We fully support the ongoing struggle of our fellow organisation Per Universitetin and the students in Tirana against the commodification of higher education!
While the cost of living in dorms continues to rise, despite living standards dropping for many students, the Albanian government made a decision on October 15th to raise tuition fees in public universities. In response, students in Tirana organized a sit-in at the entrance of the Polytechnic University, blocking the main doors and chanting “We are students, not consumers!” The student movement Per Universitetin (“for university”) is providing educational material in an attempt to unify students of all faculties and backgrounds. They are also working hard to contact fellow organisations around the world, gaining our support in raising awareness of the current student situation, as well as attempting to change it.
This outburst, having taken place on October 27th, is only the most recent of direct actions taken by students in response to worsening conditions and government oppression. Since the proposed reforms of the center-right Democratic party in April 2012, the students of Albania have been constantly resisting neoliberal higher-education reforms aimed at privatizing and restricting access to university education. Despite a nominal change in government during the last elections, the currently ruling “Socialist” party is implementing the very same reforms of its predecessor. The most recent increase in tuition fees is only a shock-therapy, paving the way for deeper structural reforms, such as redirecting public revenue into private universities.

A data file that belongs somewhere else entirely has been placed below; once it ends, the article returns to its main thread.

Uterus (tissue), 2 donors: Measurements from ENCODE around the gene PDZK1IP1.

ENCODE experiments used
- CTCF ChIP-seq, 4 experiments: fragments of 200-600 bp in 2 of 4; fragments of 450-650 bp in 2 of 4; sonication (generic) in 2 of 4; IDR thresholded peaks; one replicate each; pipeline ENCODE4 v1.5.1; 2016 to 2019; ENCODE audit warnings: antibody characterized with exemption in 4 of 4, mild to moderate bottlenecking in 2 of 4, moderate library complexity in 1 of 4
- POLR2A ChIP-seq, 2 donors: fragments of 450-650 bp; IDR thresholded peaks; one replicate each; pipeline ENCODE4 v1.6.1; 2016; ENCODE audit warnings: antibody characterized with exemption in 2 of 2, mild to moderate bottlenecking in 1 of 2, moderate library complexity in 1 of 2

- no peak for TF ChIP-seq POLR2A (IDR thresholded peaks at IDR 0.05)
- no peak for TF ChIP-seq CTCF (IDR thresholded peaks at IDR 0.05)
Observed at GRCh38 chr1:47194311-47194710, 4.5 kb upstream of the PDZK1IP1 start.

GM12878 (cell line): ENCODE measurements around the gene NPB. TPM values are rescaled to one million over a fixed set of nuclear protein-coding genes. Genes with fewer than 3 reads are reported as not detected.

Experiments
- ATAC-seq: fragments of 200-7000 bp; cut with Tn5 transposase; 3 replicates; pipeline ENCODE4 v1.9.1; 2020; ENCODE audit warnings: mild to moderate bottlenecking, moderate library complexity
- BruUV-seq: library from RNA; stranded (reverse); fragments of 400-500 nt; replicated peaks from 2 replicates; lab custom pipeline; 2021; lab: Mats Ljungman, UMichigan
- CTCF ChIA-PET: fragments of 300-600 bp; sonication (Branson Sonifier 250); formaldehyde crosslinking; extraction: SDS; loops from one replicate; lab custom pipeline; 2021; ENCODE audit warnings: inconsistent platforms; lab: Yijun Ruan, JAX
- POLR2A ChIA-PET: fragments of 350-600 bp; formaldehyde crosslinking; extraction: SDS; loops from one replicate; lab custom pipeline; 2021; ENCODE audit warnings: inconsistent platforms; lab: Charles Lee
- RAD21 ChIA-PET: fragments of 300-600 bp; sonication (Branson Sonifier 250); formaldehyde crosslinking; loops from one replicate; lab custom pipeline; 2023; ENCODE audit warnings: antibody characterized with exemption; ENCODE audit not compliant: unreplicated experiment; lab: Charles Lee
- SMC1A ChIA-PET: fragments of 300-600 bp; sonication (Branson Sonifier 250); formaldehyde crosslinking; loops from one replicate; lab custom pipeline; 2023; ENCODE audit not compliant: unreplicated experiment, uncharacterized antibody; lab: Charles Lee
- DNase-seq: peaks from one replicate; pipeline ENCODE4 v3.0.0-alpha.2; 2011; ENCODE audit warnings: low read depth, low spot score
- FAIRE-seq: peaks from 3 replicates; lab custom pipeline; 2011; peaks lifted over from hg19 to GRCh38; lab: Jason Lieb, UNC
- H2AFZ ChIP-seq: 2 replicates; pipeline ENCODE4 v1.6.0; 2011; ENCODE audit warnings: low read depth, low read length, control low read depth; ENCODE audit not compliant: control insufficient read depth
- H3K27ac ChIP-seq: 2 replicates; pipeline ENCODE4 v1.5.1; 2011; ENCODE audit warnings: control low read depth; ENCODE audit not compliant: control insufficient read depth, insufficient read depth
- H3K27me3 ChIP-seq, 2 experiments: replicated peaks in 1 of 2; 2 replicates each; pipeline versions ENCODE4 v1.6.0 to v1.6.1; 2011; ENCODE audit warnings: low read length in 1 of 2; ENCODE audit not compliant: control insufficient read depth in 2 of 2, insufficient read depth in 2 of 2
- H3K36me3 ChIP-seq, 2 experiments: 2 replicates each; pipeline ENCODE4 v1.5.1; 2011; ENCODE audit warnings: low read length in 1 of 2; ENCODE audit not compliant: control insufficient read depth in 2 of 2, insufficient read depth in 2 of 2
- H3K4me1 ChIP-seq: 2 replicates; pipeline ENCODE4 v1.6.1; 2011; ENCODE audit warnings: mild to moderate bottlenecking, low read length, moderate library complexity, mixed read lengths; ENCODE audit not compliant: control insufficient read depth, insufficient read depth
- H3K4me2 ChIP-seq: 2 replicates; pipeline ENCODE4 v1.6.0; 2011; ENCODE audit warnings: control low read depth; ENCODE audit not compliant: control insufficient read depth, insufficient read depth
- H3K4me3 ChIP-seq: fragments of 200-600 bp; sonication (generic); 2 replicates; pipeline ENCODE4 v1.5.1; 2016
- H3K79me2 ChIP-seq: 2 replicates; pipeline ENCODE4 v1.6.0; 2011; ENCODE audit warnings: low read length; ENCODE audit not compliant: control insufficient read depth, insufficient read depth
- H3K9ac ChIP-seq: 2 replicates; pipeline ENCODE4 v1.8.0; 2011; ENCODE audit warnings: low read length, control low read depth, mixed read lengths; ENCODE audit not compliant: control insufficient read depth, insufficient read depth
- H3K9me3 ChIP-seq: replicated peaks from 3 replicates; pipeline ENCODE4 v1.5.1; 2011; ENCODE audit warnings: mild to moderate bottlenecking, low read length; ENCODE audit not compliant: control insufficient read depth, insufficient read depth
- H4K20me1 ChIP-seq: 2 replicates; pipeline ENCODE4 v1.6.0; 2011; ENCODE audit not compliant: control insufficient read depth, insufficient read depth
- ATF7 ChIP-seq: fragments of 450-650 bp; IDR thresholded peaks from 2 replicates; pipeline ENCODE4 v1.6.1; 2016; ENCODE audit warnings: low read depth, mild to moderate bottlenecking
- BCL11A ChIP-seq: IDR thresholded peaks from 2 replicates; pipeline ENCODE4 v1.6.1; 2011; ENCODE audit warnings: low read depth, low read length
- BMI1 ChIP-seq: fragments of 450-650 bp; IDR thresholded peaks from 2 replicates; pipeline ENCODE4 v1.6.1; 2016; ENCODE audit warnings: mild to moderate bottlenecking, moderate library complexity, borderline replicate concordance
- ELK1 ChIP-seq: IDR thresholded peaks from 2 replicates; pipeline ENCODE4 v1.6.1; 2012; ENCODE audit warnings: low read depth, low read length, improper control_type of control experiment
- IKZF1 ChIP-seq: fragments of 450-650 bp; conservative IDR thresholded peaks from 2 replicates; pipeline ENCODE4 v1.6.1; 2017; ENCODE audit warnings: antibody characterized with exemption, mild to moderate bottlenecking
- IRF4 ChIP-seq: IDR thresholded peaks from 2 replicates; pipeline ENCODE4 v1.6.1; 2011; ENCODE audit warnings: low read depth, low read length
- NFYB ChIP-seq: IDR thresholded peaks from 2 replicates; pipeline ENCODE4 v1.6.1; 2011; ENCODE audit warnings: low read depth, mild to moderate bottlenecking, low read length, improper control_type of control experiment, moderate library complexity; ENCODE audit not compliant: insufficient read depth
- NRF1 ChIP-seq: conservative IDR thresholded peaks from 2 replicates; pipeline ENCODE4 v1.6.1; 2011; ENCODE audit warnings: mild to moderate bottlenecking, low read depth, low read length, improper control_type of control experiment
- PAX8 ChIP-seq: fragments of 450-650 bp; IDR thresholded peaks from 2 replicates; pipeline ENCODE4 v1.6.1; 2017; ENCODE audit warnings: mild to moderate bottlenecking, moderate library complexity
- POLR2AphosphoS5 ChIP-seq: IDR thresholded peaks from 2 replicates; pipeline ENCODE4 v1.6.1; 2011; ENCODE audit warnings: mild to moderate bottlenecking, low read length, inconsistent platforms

Per Universitetin has been playing an important role in these actions, providing students with experience, political articulation and a wider perspective gained from past struggles, as well as reaching out to many students in Albania and elsewhere. Like many of us, they have had to learn two valuable lessons, the hard way. Firstly, that global capital has a political agenda behind privatization and commercialization of higher education, one that it will continue to pursue – in hopes of taking advantage of the current crisis and creating new conditions for accumulation – regardless of which technocratic government claims political power. And secondly, that the only way to effectively fight against this offensive is through organized international struggle.
This is all the more important, because education is only one particular field of society undergoing such changes. As students and members of a (future) unemployed or underemployed labor force, there is no reason for us to limit our political campaigns to university-related problems. The problems and oppression we are dealing with are not just a matter of technocratic “crisis-management”, but a radical transformation of society at large to fit the needs and interests of profit rather than people. It is immensely important to resist exploitation and growing social inequality in all spheres of society, in all countries of the world. If at any point in the future we wish to transform society for the better, we will have to be well organized and unified from start to finish.
Iskra and the Slovenian students wish the students of Albania and our comrades in Per Universitetin a successful protest, which will hopefully result in making higher education a possibility for every person in Albania.
One world, one struggle!